InfiniBand Breaks Through The 200G Barrier

Moore’s Law may be slowing down performance increases in compute capacity, but InfiniBand networking did not get the memo. Mellanox Technologies has actually picked up the pace, in fact, and is previewing 200 Gb/sec InfiniBand switches and server adapters that are timed to come to market with a slew of Xeon, Opteron, ARM, and Power processors due around the middle of next year.

The new Quantum InfiniBand switch ASIC and its companion ConnextX-6 adapter ASICs come relatively hot on the heels of the 100 Gb/sec Enhanced Data Rate, or EDR, products that were announced in the fall of 2014 and started shipping in systems in early 2015. Considering that it gets progressively more difficult to squeeze more speed out of silicon even as processes for etching transistors shrink, the fact that Mellanox is able to announce InfiniBand High Data Rate, or HDR, products this week and show them off at the SC16 supercomputing conference next week is a testament to its commitment to keep InfiniBand ahead of the Ethernet pack in terms of high bandwidth and low latency and to keep well ahead of Intel’s Omni-Path alternative for higher performance computing and analogous workloads at large enterprises and hyperscalers.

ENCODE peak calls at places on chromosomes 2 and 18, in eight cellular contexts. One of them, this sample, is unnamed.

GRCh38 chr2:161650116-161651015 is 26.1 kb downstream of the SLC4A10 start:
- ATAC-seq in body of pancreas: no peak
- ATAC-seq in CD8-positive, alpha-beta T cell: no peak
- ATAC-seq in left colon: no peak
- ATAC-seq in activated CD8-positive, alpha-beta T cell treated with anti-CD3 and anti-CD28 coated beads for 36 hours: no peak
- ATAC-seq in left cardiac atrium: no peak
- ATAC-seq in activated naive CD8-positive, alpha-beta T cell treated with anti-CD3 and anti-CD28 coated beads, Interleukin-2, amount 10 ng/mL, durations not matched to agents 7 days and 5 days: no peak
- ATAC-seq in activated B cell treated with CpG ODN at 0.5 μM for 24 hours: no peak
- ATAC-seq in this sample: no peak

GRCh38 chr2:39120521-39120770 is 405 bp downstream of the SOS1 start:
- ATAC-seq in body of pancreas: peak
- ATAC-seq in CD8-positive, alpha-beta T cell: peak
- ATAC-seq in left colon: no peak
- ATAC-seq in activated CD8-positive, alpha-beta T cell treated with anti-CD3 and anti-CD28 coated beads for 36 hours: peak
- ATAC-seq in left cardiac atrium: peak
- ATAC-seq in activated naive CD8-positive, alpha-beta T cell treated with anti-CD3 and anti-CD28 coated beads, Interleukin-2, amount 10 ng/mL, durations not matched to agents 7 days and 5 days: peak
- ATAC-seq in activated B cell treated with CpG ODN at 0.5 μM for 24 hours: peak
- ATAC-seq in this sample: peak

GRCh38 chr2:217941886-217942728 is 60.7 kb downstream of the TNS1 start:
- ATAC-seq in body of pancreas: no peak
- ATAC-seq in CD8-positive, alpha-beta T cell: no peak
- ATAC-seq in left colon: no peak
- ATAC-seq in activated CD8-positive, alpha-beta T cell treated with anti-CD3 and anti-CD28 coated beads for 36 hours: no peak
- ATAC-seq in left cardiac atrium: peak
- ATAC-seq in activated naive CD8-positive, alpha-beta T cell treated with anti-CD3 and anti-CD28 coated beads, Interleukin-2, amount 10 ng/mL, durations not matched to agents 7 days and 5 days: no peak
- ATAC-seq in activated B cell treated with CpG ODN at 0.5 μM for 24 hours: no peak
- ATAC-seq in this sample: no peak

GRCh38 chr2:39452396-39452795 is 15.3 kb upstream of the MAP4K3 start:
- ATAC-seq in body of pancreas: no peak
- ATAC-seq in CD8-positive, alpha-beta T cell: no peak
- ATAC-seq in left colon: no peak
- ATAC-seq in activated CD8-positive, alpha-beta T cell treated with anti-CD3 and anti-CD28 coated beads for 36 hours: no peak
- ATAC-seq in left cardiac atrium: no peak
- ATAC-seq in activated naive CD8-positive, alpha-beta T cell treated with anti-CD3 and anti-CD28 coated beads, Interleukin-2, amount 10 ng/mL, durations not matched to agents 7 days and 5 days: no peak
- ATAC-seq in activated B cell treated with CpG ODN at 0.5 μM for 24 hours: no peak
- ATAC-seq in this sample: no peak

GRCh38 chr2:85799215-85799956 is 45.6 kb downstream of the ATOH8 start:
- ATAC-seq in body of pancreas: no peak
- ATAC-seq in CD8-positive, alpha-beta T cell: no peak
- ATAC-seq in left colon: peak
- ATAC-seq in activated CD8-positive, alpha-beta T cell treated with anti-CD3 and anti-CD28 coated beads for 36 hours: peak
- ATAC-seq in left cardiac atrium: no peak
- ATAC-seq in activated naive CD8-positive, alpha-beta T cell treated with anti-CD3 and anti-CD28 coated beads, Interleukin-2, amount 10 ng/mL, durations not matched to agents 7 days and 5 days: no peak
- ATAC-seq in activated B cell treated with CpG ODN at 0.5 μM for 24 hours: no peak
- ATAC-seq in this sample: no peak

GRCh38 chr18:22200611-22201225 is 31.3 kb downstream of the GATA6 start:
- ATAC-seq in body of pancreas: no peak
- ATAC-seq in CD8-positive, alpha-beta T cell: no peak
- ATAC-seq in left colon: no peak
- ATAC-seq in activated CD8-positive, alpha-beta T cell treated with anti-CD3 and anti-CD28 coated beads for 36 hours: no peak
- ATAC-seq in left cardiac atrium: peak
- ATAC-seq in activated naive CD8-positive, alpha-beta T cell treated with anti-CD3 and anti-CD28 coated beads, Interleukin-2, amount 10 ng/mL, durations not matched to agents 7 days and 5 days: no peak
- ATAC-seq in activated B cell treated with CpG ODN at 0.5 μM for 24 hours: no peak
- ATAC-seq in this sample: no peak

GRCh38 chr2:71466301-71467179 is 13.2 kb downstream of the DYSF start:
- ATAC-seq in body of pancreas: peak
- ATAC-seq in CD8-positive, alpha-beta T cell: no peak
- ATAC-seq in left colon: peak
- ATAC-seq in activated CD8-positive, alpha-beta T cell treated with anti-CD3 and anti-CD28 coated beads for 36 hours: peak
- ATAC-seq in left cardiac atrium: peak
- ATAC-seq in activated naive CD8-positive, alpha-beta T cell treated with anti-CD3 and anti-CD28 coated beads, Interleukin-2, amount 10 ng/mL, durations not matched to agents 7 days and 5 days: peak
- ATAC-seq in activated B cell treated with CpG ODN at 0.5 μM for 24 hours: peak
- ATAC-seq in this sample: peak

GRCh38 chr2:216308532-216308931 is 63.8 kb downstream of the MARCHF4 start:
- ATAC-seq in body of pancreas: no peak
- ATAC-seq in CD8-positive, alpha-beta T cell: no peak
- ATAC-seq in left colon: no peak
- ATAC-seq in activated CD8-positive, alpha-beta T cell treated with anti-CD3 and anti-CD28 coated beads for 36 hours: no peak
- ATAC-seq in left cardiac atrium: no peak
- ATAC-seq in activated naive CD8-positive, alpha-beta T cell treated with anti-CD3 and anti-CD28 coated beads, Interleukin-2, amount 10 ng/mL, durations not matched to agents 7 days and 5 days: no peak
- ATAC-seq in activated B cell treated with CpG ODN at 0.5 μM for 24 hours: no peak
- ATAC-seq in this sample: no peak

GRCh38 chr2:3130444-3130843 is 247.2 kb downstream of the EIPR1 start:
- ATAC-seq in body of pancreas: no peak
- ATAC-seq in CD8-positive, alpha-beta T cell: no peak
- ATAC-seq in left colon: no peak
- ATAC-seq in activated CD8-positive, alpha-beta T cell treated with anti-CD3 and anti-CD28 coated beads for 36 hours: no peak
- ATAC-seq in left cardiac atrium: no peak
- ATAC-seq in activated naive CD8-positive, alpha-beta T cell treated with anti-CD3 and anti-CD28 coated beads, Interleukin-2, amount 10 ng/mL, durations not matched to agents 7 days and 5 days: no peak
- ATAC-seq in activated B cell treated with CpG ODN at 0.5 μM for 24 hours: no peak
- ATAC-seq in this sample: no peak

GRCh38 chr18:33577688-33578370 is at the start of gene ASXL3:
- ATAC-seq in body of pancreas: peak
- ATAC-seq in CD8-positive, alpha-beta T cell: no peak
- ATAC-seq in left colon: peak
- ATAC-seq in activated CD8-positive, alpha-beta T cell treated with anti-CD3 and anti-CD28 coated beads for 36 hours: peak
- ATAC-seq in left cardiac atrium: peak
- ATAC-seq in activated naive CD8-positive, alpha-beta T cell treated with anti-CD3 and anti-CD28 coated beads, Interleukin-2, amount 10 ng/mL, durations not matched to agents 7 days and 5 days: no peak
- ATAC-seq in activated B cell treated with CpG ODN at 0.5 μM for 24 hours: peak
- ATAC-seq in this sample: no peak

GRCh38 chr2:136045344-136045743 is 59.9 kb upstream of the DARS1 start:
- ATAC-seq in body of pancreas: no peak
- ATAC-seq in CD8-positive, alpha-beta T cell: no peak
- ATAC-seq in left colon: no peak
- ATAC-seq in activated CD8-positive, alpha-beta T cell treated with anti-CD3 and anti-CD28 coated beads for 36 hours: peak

The Quantum ASIC is a kicker to the current Switch-IB 2 chip, a second-generation of 100 Gb/sec InfiniBand switch chips that actually only debuted last fall at the SC15 conference, so Mellanox is actually doing a tick-tock model that is akin to how Intel rolls out Xeon processors and, interestingly, that Intel has not yet adopted for its own Omni-Path interconnect, which runs at 100 Gb/sec and is slated to hit 200 Gb/sec in its second generation. That Switch-IB 2 chip was significant because it included features to offload MPI collective and other operations that are key for parallel supercomputing workloads from the central processors on the server nodes of a cluster to the switch, where oddly enough, everything is already being collected and arguably where these operations should be to improve latency and reduce load on the number-crunching server nodes.